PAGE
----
The National Retail Federation, whose reports on the U.S. economy are widely watched, is forecasting a 3.4-percent rise in retail sales this year – down from a preliminary forecast of 4.2 percent growth in 2013 made last year.
The NRF said in a statement that disappointing spending levels during the Christmas holiday season which were hit by political wrangling between President Obama and the Republican Party in Congress were likely to continue this year.
“What we witnessed during the holiday season is an indication of what we are likely to see in 2013,” says NRF President and CEO Matthew Shay. “Consumers read troubling economic headlines every day and look at their bottom lines at the end of the month, and they don’t like what they see.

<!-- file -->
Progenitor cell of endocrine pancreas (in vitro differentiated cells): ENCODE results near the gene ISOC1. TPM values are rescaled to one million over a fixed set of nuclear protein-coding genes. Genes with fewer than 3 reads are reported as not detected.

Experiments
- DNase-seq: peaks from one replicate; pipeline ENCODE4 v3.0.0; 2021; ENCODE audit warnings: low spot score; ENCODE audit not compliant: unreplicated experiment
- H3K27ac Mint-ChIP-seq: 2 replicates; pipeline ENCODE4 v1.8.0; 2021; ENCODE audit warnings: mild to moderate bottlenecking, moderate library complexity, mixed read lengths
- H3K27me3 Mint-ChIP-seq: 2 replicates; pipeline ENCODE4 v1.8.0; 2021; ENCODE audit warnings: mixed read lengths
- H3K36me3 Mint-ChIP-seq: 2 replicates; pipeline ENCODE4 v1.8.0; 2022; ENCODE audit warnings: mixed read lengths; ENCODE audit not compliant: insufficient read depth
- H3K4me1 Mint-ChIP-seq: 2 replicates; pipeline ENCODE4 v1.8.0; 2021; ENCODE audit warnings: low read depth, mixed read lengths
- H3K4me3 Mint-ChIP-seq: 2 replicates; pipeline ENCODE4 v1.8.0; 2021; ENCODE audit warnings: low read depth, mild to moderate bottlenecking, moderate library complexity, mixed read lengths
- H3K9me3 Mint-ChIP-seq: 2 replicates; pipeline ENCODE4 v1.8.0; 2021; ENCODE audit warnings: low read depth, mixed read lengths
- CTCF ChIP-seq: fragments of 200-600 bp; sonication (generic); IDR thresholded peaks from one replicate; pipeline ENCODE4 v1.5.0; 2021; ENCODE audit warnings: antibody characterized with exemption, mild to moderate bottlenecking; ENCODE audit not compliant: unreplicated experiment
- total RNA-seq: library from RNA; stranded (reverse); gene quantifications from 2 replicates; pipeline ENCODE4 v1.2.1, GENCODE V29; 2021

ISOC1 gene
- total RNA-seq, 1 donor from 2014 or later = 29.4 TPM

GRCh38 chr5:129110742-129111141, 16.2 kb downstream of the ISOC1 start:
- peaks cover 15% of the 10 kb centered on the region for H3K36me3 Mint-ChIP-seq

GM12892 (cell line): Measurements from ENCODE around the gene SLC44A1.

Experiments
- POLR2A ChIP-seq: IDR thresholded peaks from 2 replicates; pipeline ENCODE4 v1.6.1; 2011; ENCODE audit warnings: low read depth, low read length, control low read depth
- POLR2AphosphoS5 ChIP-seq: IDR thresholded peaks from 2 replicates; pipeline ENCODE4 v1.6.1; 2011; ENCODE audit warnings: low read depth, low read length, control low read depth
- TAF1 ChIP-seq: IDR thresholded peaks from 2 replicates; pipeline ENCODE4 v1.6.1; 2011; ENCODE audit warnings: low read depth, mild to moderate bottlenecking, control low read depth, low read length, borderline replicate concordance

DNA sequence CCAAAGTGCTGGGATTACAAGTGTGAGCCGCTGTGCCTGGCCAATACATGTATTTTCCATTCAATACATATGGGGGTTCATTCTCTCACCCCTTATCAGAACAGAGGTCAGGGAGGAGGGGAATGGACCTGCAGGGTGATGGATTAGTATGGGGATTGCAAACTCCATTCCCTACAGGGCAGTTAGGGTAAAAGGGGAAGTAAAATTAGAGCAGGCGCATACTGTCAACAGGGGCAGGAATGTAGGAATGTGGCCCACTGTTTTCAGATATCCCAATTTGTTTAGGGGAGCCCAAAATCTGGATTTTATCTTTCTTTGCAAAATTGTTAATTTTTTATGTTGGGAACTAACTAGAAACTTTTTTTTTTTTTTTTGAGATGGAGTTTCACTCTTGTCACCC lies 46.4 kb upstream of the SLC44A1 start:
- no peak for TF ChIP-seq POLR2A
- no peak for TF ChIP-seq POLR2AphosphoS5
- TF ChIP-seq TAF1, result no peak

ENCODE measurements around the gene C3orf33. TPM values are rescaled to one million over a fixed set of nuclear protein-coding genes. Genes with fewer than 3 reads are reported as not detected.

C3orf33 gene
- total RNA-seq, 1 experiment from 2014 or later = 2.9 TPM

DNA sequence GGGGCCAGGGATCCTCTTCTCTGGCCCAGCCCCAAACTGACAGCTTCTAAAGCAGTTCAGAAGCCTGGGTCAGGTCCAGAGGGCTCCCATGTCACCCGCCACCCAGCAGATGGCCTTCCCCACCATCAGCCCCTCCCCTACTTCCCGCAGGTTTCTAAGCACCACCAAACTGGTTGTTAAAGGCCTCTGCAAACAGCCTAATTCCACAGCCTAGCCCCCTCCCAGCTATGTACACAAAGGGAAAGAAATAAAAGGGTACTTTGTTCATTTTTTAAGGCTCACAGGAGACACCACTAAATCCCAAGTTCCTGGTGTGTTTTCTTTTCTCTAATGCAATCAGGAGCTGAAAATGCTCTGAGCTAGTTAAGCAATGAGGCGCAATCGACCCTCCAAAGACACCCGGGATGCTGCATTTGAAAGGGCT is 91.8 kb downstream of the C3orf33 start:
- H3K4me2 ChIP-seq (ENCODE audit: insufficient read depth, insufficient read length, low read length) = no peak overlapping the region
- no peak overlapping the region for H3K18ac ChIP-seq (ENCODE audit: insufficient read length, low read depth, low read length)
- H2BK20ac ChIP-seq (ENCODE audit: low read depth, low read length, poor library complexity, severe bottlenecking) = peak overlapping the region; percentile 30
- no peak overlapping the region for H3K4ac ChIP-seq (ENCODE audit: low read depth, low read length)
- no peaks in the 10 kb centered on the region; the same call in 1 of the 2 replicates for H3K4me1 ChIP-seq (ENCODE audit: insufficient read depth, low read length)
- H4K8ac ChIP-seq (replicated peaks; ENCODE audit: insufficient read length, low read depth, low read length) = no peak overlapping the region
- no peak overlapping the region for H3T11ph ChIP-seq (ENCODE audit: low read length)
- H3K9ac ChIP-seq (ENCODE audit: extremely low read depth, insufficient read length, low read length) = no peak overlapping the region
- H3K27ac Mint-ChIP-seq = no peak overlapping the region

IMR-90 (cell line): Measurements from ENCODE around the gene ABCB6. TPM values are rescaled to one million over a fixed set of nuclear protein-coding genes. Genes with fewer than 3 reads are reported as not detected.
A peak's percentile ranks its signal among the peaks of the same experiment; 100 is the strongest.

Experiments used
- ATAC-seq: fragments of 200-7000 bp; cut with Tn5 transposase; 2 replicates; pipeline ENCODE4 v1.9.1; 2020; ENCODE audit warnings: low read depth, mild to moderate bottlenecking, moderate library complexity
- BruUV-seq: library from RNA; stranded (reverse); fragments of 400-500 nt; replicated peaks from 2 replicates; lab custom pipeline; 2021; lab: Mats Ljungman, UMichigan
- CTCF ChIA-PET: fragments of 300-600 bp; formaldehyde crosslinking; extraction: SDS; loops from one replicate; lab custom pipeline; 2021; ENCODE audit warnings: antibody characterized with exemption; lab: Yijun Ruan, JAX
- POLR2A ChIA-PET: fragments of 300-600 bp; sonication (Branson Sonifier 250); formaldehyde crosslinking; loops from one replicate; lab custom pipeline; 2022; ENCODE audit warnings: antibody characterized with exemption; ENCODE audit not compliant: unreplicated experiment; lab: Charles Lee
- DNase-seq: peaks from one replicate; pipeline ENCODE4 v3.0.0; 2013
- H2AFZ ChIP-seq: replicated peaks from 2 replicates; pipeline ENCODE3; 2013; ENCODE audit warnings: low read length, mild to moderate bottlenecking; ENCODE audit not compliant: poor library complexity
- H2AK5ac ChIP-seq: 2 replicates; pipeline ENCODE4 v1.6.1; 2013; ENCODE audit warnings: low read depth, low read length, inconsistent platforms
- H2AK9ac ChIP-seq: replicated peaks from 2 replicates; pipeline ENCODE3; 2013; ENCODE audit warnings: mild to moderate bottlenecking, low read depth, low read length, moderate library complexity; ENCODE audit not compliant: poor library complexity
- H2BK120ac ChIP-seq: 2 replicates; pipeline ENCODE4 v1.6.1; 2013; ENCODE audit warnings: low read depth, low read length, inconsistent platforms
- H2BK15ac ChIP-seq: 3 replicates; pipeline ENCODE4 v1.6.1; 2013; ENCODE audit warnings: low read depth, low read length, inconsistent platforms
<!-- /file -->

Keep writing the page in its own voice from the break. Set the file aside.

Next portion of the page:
“Pushing fiscal policy decisions further down the road will lead to even greater uncertainty, and will continue to impact consumers’ desire and ability to spend on discretionary items. The [Obama] administration and Congress need to pursue and enact policies that lead to growth and economic expansion, or it could be another challenging year for retailers and consumers alike,” he adds.
Shay said retailers will compensate for lower sales by managing their inventories more efficiently, focusing on giving customers value, and using promotions in stores and online.
Meanwhile, the NRF said it expects inflation to be contained, with prices rising by 1.9 percent compared with 2.1 percent in 2012.
It also said that it expects consumer confidence to improve “as the pace of the recovery accelerates in the second half of 2013.”